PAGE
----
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A Catalan View of the Self-Determination Referendum

Since 2012, more than 75% of Catalan citizens, together with the parliamentary majority that supports the Catalan government, have demanded a self-determination referendum–namely, a referendum of the same sort as those allowed in the past in the United States (Puerto Rico), Canada (Quebec), and the United Kingdom (Scotland). This demand received parliamentary expression in two referendum bills passed by the Catalan Parliament and one legislative proposal to the lower chamber of the Spanish Parliament. It has also had a social expression in large demonstrations organized by civil-society associations in Barcelona and other Catalan localities. Several scholars maintain that a self-determination referendum can be held legally under Spain’s Constitution. The Spanish Government and the main state-wide parties (PP, PSOE, and Ciudadanos), using their qualified majority in the Spanish Parliament, have rejected this possibility since 2012. These parties have equally refused to include a referendum of this sort in the Constitution.

In September 2017, after several failed attempts by the Catalan government and political forces to reach an agreement with the Spanish government, the Catalan Parliament passed the “Law on a referendum of self-determination.” This law was initially suspended by Spain’s Constitutional Court. Nonetheless, appealing to the political legitimacy of the suspended law, the Catalan government decided to implement it by organizing the referendum of October 1, 2017, on the independence of Catalonia.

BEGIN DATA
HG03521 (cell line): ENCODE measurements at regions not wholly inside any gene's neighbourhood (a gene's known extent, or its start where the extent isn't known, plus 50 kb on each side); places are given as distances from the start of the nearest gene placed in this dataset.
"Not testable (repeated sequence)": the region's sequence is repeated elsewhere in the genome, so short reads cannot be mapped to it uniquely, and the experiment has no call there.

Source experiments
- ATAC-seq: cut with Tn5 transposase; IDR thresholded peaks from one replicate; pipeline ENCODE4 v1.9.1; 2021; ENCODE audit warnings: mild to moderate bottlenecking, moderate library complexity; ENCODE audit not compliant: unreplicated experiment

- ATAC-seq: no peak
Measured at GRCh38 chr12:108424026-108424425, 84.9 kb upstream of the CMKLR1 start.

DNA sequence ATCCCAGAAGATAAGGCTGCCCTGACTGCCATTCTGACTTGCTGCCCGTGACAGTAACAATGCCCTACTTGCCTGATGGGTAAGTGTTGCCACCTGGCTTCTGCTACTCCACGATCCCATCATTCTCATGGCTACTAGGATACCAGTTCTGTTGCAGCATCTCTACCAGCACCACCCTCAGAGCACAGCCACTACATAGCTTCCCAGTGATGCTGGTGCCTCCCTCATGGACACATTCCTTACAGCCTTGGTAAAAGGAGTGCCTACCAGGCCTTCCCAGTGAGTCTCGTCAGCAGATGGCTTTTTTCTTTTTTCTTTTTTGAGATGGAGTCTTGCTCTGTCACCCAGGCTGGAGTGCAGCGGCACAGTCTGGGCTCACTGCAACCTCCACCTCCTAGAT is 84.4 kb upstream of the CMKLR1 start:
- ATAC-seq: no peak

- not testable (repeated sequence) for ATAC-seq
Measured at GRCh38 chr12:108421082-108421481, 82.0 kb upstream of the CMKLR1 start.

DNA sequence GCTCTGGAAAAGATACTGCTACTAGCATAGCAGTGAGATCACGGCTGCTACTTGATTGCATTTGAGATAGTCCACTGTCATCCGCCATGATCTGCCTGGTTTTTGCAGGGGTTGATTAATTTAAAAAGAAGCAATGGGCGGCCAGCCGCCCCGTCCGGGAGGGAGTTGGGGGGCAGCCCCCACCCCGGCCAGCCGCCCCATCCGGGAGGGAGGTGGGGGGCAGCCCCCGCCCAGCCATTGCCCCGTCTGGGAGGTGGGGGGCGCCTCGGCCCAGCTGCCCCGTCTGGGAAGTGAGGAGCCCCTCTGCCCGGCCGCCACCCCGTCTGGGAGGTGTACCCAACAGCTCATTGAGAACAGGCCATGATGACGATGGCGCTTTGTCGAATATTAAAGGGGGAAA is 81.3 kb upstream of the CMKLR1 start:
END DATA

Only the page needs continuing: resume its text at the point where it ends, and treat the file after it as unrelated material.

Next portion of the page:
The Spanish Government used a range of judicial and repressive measures to stop the referendum while seizing materials used to organize the vote (e.g., ballots and ballot boxes). These measures included, among others: several arrests; the deployment of more than 10,000 extra police agents from the rest of Spain; the filing of criminal charges against Catalan MPs, government officials, and 700 majors; searches in several Catalan ministries and units (including IEA) and private enterprises; the censoring of 140 websites, including official sites and apps; and bans of public events on the referendum.

The Spanish government’s actions have affected fundamental rights, such as the right not to be treated in a cruel, inhuman, or degrading way; right to liberty and freedom from arbitrary arrest; right to inviolability of correspondence and one’s home; right to freedom of ideology, expression, and assembly; right to a fair trial and not to be charged with a criminal offense on account of any act or omission that did not constitute a criminal offense under national or international law. On October 1, Spanish police forces in Catalonia used violence against citizens at polling stations, injuring more than 800 hundred people in an attempt to stop the referendum. However, 2.3 million Catalans (42% of the census) voted and 2 million (90%) voted for independence. These repressive actions, which will be investigated, were denounced by Human Rights Watch, the Council of Europe’s human rights chief, and the top United Nations’ human rights official. Last week, a judge denied bail to two pro-independence leaders who are being investigated for alleged sedition, charges that are similar to those facing several Catalan MPs and government officials.

At the moment of this writing, the Spanish prime minister, Mariano Rajoy, announced that he will remove Catalonia’s leaders and initiate direct rule of the region under Article 155 of the Constitution, thus suspending Catalonia’s self-government institutions.

by Carles Viver i Pi-Suner, Director, Institut d’Estudis Autonòmics (IEA)